Case Presentation: A 20-year-old Guyanese female of Indian descent presented with a five-day history of fever and left upper quadrant abdominal pain, associated with abdominal distension. Physical examination was remarkable for fever of 103F, conjunctival icterus, left upper quadrant tenderness, and splenomegaly. Laboratory data revealed hemoglobin (Hb) of 6.5g/dl, mean corpuscular volume (MCV) 64.8fl, mean corpuscular hemoglobin (MCH) 22.2pg and an elevated leukocyte count of 14.72 x 10^9 with a left shift. Lactate dehydrogenase (LDH) was elevated (3420 u/l) with decreased haptoglobin <15. Reticulocyte count was 7.5%. Liver function test revealed hyperbilirubinemia. Peripheral blood smear showed markedly hypochromic microcytic red blood cells with target cells and increased reticulocytes. Computed tomography (CT) scan of the abdomen with contrast showed massive splenomegaly (22 cm), consisting of circumferential peripheral and centrally diffuse infiltrative cystic attenuation within the parenchyma. Data was consistent with an acute hemolytic anemia. Coomb’s test, osmotic fragility test and G6PD assay were negative. Sickling test done was positive, Hb electrophoresis revealed sickle cell trait (AS) with Hb percent consisting of HbA-48%, HbS-26.8% and Hb F-24.0% with normal HbA2 (1.2%). DNA test for beta globin gene mutation was pending. She was transfused 2 units of packed red cells, and received empiric antibiotics and supportive care, however, symptoms persisted therefore splenectomy was performed. Pathologic examination of the spleen demonstrated massive splenomegaly with peripheral serpiginous yellow infarcts, surrounded by acute inflammation and small capillaries plugged with sickle cell shaped red blood cells consistent with splenic sequestration. Postoperatively, there was defervescence of fever and improvement of Hb to 10.6g/dl, and she was discharged home. At follow-up two weeks later, she was completely asymptomatic. DNA test revealed beta-globin mutations consistent with sickle-beta-thalassemia.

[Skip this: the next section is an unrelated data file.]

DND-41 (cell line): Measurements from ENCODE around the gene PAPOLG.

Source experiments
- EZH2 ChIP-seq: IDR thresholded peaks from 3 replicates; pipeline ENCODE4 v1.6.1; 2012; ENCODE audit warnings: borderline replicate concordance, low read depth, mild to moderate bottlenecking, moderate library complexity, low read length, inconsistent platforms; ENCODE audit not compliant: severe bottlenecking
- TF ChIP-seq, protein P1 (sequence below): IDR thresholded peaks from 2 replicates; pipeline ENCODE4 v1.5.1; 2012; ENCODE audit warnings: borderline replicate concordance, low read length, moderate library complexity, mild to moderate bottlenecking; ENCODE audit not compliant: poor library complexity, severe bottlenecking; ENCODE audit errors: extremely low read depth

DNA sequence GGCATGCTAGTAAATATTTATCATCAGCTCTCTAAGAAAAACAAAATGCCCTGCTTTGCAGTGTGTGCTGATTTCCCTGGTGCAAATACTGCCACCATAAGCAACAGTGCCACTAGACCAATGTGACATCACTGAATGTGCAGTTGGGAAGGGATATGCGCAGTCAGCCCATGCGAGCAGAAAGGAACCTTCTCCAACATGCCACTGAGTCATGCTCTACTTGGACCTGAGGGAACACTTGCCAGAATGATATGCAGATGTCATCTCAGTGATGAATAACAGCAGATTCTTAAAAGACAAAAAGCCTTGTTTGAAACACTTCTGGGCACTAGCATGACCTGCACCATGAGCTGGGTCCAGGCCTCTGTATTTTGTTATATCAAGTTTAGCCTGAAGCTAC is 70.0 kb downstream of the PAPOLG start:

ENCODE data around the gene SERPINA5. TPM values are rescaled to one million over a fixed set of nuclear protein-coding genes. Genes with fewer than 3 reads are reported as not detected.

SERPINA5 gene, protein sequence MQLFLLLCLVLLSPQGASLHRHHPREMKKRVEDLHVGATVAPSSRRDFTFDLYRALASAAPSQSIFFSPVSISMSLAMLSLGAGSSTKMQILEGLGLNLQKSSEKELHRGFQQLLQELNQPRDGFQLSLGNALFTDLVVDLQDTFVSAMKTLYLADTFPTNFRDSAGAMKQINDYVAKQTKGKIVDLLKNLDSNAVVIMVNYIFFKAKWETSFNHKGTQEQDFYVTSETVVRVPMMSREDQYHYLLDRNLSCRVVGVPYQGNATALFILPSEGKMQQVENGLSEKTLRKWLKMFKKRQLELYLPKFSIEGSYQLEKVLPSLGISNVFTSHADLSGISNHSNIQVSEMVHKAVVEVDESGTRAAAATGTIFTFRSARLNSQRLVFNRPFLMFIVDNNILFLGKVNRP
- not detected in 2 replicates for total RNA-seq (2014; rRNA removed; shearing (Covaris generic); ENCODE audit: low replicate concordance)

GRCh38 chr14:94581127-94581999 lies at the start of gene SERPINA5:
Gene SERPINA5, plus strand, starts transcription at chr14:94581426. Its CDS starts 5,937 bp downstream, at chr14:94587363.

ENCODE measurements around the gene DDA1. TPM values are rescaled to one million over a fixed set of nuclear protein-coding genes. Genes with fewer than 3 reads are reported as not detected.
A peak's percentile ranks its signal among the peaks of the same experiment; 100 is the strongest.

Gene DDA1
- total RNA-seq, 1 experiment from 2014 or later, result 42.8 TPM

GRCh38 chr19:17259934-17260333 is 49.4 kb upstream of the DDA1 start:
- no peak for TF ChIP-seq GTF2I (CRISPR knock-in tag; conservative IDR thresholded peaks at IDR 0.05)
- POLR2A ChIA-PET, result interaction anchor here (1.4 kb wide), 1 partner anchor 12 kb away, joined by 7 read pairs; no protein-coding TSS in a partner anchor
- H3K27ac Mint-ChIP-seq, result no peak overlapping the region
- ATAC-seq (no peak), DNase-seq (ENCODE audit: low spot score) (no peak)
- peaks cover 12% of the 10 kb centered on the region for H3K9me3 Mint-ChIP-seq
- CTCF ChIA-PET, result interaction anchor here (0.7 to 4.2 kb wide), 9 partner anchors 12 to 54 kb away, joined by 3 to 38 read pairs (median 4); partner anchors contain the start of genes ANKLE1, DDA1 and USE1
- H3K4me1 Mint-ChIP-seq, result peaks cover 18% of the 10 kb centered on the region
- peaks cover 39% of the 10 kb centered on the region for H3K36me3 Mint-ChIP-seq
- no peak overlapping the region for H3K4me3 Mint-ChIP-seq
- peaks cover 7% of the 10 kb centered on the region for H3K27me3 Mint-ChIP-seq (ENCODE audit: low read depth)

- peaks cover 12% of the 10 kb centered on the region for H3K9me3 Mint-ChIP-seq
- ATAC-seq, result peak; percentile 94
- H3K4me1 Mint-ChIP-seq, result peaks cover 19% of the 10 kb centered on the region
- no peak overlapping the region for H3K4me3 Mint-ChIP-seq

Discussion: Acute splenic sequestration syndrome and acute splenic infarction are sequelae of sickle hemoglobin disorders. According to various case reports the association of S-β thalassemia with splenic sequestration crisis is uncommon [1]. There are no apparent precipitating factors for S-β thalassemia associated ASSC in adults [2], even though some hypothesize that high altitude and infections can precipitate the crisis. Transfusion of blood products and supportive care can reduce the severity of the crisis. Splenectomy can be considered in cases with recurrent splenic sequestration crisis, or those with double heterozygous sickle hemoglobinopathies with acute splenic sequestration syndrome who fail to show clinical improvement [3].

Conclusions: This case highlights the wide variety of clinical phenotype encountered with S-β+ thalassemia. A high index of suspicion should be maintained to minimize unnecessary testing and ensure prompt and appropriate management.